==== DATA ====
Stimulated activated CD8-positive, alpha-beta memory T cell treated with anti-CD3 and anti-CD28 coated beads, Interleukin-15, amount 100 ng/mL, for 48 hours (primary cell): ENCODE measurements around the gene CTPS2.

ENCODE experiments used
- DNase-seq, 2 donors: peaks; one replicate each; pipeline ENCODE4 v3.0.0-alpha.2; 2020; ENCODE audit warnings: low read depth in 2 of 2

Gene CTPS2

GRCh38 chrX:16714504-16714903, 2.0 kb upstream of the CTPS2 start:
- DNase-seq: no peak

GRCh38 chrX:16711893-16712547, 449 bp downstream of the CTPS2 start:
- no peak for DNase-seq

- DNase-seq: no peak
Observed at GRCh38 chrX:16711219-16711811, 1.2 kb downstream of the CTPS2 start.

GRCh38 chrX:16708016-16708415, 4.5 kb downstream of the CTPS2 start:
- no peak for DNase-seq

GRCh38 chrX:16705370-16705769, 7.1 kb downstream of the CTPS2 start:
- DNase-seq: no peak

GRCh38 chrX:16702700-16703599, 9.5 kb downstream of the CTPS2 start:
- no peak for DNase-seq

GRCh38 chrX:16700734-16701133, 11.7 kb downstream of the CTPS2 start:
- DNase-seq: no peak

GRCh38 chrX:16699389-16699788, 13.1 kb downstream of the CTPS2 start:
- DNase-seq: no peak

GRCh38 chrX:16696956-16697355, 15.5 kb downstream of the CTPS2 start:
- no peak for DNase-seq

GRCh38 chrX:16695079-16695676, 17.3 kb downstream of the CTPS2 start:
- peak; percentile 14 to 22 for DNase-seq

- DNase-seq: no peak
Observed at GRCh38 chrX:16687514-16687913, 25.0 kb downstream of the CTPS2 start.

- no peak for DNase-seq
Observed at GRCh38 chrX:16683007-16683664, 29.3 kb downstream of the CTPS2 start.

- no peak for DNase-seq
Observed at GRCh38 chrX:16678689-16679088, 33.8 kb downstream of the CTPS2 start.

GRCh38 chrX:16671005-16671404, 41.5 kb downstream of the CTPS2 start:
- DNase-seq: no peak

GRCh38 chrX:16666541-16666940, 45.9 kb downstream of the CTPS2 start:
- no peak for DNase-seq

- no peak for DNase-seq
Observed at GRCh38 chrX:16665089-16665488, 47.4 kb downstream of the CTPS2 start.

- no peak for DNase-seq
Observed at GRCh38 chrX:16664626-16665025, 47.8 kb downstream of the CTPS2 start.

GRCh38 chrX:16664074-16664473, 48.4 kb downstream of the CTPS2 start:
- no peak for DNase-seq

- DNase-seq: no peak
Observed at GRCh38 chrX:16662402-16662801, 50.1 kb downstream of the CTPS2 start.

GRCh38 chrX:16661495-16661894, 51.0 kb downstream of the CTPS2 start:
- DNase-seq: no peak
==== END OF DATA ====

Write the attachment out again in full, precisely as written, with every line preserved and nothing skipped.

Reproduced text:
Stimulated activated CD8-positive, alpha-beta memory T cell treated with anti-CD3 and anti-CD28 coated beads, Interleukin-15, amount 100 ng/mL, for 48 hours (primary cell): ENCODE measurements around the gene CTPS2.

ENCODE experiments used
- DNase-seq, 2 donors: peaks; one replicate each; pipeline ENCODE4 v3.0.0-alpha.2; 2020; ENCODE audit warnings: low read depth in 2 of 2

Gene CTPS2

GRCh38 chrX:16714504-16714903, 2.0 kb upstream of the CTPS2 start:
- DNase-seq: no peak

GRCh38 chrX:16711893-16712547, 449 bp downstream of the CTPS2 start:
- no peak for DNase-seq

- DNase-seq: no peak
Observed at GRCh38 chrX:16711219-16711811, 1.2 kb downstream of the CTPS2 start.

GRCh38 chrX:16708016-16708415, 4.5 kb downstream of the CTPS2 start:
- no peak for DNase-seq

GRCh38 chrX:16705370-16705769, 7.1 kb downstream of the CTPS2 start:
- DNase-seq: no peak

GRCh38 chrX:16702700-16703599, 9.5 kb downstream of the CTPS2 start:
- no peak for DNase-seq

GRCh38 chrX:16700734-16701133, 11.7 kb downstream of the CTPS2 start:
- DNase-seq: no peak

GRCh38 chrX:16699389-16699788, 13.1 kb downstream of the CTPS2 start:
- DNase-seq: no peak

GRCh38 chrX:16696956-16697355, 15.5 kb downstream of the CTPS2 start:
- no peak for DNase-seq

GRCh38 chrX:16695079-16695676, 17.3 kb downstream of the CTPS2 start:
- peak; percentile 14 to 22 for DNase-seq

- DNase-seq: no peak
Observed at GRCh38 chrX:16687514-16687913, 25.0 kb downstream of the CTPS2 start.

- no peak for DNase-seq
Observed at GRCh38 chrX:16683007-16683664, 29.3 kb downstream of the CTPS2 start.

- no peak for DNase-seq
Observed at GRCh38 chrX:16678689-16679088, 33.8 kb downstream of the CTPS2 start.

GRCh38 chrX:16671005-16671404, 41.5 kb downstream of the CTPS2 start:
- DNase-seq: no peak

GRCh38 chrX:16666541-16666940, 45.9 kb downstream of the CTPS2 start:
- no peak for DNase-seq

- no peak for DNase-seq
Observed at GRCh38 chrX:16665089-16665488, 47.4 kb downstream of the CTPS2 start.

- no peak for DNase-seq
Observed at GRCh38 chrX:16664626-16665025, 47.8 kb downstream of the CTPS2 start.

GRCh38 chrX:16664074-16664473, 48.4 kb downstream of the CTPS2 start:
- no peak for DNase-seq

- DNase-seq: no peak
Observed at GRCh38 chrX:16662402-16662801, 50.1 kb downstream of the CTPS2 start.

GRCh38 chrX:16661495-16661894, 51.0 kb downstream of the CTPS2 start:
- DNase-seq: no peak